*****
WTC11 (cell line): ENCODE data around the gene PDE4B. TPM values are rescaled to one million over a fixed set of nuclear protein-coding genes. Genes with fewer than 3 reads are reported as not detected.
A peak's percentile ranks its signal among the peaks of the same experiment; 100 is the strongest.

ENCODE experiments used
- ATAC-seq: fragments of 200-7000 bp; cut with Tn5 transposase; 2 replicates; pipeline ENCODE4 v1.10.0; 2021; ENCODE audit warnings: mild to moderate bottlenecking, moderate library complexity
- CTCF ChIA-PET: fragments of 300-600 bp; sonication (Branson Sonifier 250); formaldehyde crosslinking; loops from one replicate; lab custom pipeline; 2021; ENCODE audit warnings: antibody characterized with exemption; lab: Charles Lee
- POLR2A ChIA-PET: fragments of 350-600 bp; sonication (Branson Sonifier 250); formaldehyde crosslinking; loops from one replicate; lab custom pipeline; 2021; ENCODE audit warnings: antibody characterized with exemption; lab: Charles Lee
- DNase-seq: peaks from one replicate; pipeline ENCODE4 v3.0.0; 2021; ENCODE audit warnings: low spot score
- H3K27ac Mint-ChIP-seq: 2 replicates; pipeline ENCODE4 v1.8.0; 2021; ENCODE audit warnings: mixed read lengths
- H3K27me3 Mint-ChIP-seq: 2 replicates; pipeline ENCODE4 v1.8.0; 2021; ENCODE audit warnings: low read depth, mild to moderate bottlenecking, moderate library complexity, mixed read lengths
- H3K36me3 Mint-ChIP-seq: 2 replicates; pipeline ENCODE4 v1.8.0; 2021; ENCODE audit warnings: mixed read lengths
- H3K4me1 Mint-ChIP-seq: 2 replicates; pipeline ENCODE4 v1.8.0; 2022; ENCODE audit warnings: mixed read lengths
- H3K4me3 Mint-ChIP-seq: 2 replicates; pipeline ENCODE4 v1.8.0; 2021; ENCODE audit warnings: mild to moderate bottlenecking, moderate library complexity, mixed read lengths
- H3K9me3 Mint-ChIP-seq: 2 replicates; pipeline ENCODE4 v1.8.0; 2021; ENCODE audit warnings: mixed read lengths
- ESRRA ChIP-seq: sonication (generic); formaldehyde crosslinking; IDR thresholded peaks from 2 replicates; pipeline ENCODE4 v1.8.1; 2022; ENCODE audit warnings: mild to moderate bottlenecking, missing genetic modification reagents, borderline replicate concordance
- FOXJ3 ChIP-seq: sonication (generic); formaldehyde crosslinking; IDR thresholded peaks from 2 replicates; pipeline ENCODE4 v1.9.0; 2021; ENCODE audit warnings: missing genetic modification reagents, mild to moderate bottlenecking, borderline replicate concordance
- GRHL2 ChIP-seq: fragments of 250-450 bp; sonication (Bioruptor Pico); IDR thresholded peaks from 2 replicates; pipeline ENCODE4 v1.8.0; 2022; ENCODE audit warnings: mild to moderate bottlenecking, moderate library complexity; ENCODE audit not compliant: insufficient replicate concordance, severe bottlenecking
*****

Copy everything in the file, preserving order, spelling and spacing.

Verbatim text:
WTC11 (cell line): ENCODE data around the gene PDE4B. TPM values are rescaled to one million over a fixed set of nuclear protein-coding genes. Genes with fewer than 3 reads are reported as not detected.
A peak's percentile ranks its signal among the peaks of the same experiment; 100 is the strongest.

ENCODE experiments used
- ATAC-seq: fragments of 200-7000 bp; cut with Tn5 transposase; 2 replicates; pipeline ENCODE4 v1.10.0; 2021; ENCODE audit warnings: mild to moderate bottlenecking, moderate library complexity
- CTCF ChIA-PET: fragments of 300-600 bp; sonication (Branson Sonifier 250); formaldehyde crosslinking; loops from one replicate; lab custom pipeline; 2021; ENCODE audit warnings: antibody characterized with exemption; lab: Charles Lee
- POLR2A ChIA-PET: fragments of 350-600 bp; sonication (Branson Sonifier 250); formaldehyde crosslinking; loops from one replicate; lab custom pipeline; 2021; ENCODE audit warnings: antibody characterized with exemption; lab: Charles Lee
- DNase-seq: peaks from one replicate; pipeline ENCODE4 v3.0.0; 2021; ENCODE audit warnings: low spot score
- H3K27ac Mint-ChIP-seq: 2 replicates; pipeline ENCODE4 v1.8.0; 2021; ENCODE audit warnings: mixed read lengths
- H3K27me3 Mint-ChIP-seq: 2 replicates; pipeline ENCODE4 v1.8.0; 2021; ENCODE audit warnings: low read depth, mild to moderate bottlenecking, moderate library complexity, mixed read lengths
- H3K36me3 Mint-ChIP-seq: 2 replicates; pipeline ENCODE4 v1.8.0; 2021; ENCODE audit warnings: mixed read lengths
- H3K4me1 Mint-ChIP-seq: 2 replicates; pipeline ENCODE4 v1.8.0; 2022; ENCODE audit warnings: mixed read lengths
- H3K4me3 Mint-ChIP-seq: 2 replicates; pipeline ENCODE4 v1.8.0; 2021; ENCODE audit warnings: mild to moderate bottlenecking, moderate library complexity, mixed read lengths
- H3K9me3 Mint-ChIP-seq: 2 replicates; pipeline ENCODE4 v1.8.0; 2021; ENCODE audit warnings: mixed read lengths
- ESRRA ChIP-seq: sonication (generic); formaldehyde crosslinking; IDR thresholded peaks from 2 replicates; pipeline ENCODE4 v1.8.1; 2022; ENCODE audit warnings: mild to moderate bottlenecking, missing genetic modification reagents, borderline replicate concordance
- FOXJ3 ChIP-seq: sonication (generic); formaldehyde crosslinking; IDR thresholded peaks from 2 replicates; pipeline ENCODE4 v1.9.0; 2021; ENCODE audit warnings: missing genetic modification reagents, mild to moderate bottlenecking, borderline replicate concordance
- GRHL2 ChIP-seq: fragments of 250-450 bp; sonication (Bioruptor Pico); IDR thresholded peaks from 2 replicates; pipeline ENCODE4 v1.8.0; 2022; ENCODE audit warnings: mild to moderate bottlenecking, moderate library complexity; ENCODE audit not compliant: insufficient replicate concordance, severe bottlenecking